Surströmming (sour herring) is a national dish of Sweden that's basically just fermented herring. It's usually consumed in northern Sweden in August and September and used to be a common means of preserving surplus fish from a good catch. Said not to taste that bad as long as you don't breathe through your nose. Whether describing it as preserved when allowed to rot is technically accurate is debatable but the fact is that it's consumed by humans without inflicting lasting damage.

The only description of its preparation I can find is as follows:



  • 35-40kg (80-90 lbs) stromming (herring)
  • A large amount of coarse salt
  • One 60 liter (16 gallon) barrel with ventilation valve
  • One salinometer


Create a brine with a salinity of 23 degrees. One way to get the right brine concentration is to make holes in the bottom of a bucket, fill it with the coarse grained salt, and filter the water through the salt.

Gut the fish and remove the heads.

Day 1.

Fill one third of the 60 l barrel with the 23 degree brine. Put in the fish, add salt on the top. Let it stand for a few hours. Then stir every third hour for the rest of the day.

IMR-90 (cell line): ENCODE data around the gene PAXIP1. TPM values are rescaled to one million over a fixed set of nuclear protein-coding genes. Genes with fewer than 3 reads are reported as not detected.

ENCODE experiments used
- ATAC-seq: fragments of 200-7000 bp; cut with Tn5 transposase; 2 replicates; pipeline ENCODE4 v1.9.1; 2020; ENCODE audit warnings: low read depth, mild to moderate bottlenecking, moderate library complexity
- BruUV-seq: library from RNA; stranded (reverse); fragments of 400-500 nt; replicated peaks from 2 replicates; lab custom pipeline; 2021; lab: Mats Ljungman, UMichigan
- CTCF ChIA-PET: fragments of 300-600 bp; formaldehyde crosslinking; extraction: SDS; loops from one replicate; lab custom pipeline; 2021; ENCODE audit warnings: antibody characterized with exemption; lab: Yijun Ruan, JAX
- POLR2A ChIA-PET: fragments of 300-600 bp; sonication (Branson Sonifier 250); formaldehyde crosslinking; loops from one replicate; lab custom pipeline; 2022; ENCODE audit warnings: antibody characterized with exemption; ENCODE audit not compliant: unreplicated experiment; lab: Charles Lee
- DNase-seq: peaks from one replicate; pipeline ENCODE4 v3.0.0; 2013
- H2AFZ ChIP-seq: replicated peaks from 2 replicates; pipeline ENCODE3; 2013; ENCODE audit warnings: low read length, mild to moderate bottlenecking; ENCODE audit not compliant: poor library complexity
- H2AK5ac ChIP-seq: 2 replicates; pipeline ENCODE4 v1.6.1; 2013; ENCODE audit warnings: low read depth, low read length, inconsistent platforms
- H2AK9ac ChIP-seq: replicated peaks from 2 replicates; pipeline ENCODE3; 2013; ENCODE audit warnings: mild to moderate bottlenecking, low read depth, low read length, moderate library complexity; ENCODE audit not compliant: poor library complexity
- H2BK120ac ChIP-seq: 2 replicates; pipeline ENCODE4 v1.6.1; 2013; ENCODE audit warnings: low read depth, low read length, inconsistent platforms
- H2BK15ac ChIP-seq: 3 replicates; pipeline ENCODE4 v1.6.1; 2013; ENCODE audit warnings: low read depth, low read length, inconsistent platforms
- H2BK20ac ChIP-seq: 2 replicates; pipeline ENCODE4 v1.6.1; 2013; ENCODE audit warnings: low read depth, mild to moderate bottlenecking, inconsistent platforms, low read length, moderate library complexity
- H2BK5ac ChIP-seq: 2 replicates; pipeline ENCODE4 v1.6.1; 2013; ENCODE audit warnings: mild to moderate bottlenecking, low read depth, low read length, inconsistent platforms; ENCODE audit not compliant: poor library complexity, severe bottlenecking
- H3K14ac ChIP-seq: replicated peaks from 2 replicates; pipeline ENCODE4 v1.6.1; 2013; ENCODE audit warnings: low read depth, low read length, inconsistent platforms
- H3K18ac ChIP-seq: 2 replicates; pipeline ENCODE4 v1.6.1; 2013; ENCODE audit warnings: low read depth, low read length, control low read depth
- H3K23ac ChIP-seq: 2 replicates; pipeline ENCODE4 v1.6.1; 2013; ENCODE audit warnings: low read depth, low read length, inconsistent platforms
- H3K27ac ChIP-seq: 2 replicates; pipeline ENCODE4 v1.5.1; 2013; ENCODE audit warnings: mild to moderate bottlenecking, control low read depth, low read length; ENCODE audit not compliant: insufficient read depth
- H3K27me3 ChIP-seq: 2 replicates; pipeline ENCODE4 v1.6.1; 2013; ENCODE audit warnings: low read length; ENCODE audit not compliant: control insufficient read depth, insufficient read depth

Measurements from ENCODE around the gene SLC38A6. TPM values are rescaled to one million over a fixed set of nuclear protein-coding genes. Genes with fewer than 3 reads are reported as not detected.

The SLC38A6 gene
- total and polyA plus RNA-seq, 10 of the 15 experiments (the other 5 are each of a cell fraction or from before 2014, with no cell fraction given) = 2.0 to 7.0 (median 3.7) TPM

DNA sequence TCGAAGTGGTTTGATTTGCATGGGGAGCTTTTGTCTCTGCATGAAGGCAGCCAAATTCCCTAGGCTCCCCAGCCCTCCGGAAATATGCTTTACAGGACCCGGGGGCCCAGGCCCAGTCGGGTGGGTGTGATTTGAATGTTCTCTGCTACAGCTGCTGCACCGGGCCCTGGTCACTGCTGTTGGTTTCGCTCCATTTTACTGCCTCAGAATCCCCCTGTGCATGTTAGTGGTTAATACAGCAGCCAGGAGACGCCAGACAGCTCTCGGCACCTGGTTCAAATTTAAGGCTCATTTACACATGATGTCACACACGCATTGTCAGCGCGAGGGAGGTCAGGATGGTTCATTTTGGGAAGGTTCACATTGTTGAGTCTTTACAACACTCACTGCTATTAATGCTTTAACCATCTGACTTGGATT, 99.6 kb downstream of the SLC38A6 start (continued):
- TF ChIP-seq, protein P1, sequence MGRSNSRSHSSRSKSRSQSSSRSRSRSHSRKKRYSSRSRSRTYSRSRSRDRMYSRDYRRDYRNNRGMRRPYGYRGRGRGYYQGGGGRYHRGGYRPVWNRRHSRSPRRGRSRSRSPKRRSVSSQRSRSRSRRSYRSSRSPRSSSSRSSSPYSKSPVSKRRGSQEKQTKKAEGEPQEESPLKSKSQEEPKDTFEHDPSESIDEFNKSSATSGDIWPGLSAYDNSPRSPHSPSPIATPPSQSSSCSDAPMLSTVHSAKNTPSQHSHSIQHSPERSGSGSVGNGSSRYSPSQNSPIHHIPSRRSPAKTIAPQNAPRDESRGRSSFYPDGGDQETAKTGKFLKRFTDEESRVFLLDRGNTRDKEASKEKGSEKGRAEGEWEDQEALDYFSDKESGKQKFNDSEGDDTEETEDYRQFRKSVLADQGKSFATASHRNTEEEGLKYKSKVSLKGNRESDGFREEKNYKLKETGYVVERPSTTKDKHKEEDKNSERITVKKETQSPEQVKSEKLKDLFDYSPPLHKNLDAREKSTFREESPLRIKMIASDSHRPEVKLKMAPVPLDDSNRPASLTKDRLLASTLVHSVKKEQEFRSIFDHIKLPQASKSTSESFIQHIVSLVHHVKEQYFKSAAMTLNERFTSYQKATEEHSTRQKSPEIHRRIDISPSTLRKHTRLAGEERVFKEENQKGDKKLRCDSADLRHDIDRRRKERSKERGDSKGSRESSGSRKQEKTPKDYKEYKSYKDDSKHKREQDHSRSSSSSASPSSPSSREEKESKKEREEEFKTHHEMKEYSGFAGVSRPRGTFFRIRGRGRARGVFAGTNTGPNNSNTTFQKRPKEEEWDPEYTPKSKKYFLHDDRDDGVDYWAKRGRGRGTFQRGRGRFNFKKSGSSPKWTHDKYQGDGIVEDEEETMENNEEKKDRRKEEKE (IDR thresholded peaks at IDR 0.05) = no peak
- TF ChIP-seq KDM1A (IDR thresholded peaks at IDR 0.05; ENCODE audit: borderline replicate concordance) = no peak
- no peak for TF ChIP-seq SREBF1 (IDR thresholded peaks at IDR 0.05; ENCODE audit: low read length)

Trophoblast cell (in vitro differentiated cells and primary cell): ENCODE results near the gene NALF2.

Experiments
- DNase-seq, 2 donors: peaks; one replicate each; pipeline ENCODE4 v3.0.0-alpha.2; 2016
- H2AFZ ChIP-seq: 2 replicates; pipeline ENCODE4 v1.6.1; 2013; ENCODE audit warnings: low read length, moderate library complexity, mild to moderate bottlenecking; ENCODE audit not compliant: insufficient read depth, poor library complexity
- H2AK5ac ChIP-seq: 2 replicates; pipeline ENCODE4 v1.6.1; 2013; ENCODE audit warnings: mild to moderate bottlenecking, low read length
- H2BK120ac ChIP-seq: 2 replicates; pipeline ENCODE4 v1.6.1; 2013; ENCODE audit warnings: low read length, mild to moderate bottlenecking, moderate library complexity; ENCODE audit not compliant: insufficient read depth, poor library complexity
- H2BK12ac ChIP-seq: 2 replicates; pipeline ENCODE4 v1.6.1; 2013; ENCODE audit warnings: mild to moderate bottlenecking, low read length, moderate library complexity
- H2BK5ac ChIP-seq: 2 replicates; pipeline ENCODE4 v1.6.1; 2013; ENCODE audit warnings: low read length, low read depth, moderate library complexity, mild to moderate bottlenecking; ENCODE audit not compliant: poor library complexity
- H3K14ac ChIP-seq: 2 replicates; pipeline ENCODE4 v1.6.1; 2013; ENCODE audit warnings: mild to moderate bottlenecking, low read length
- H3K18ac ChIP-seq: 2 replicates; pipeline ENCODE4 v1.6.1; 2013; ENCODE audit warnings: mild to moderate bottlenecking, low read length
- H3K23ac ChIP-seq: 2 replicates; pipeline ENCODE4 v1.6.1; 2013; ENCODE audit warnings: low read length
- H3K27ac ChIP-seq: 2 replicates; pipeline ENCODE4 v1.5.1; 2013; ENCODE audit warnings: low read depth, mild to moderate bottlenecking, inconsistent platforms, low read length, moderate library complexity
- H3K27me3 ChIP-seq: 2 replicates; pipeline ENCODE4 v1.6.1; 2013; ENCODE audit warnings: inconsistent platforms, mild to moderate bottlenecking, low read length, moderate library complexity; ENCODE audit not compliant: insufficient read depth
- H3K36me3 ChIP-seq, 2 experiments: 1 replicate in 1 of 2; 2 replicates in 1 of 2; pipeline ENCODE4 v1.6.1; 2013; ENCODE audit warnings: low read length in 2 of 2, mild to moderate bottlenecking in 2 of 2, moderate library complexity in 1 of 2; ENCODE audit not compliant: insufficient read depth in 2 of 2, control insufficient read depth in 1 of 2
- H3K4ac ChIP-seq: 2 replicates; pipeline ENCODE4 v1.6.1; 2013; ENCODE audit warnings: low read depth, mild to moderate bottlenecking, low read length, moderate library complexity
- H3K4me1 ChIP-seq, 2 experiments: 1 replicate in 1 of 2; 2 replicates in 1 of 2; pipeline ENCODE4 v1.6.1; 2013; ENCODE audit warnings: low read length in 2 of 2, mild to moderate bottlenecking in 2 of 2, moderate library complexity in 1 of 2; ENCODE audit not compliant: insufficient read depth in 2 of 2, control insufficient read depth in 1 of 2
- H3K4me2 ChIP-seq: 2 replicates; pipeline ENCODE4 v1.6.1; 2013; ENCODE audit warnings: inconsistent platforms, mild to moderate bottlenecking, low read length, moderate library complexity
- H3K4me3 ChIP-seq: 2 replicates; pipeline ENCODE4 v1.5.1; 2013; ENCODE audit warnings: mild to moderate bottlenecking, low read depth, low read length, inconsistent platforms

Day 2.

The brine should be much less salty, about 11 degrees, because much of the dissolved salt will have been absorbed by the fish. Keep 5l of the brine, they call it the blood brine. Sieve the fish and throw away the remaining brine. Make another 20l of 12 degree brine. Fill the plastic barrel to one third with brine; these 20l should include the 5l blood brine, and add the fish. Put on the lid. Keep it at 17 to 18°C (63-65°F). You must use the ventilator to prevent it from exploding becasue of gaese released during the fermentation. It will be ready in mid August. It will stink.


Surströmming is not for the faint-hearted, Swedes included. One way of eating it is wrapped in thin slices of local bread (tünnbrod). Fillet the fish and roll it up in the bread along with raw onion and boiled potato. Potato of course is not part of the traditional recipe. A generous amount of vodka or aquavit is recommended, as an accompaniment if not for dutch courage before eating. Some people drink beer or milk with it.

If canned, opening the tin is usually done underwater since the fermentation causes a buildup of gases that results in a squirt of smelly stuff when the tin is punctured.

I haven't been there but I hear that the city of Örnsköldsvik has a museum dedicated to surströmming, opened in 2001 (the museum, that is, not the barrel of rotting fish). They've built it at a safe distance from the town. Stockholm, on the other hand, forbids opening tins of the stuff in apartment buildings since not all Swedes are fond of it and neighbours are likely to protest when the smell spreads through the hallways.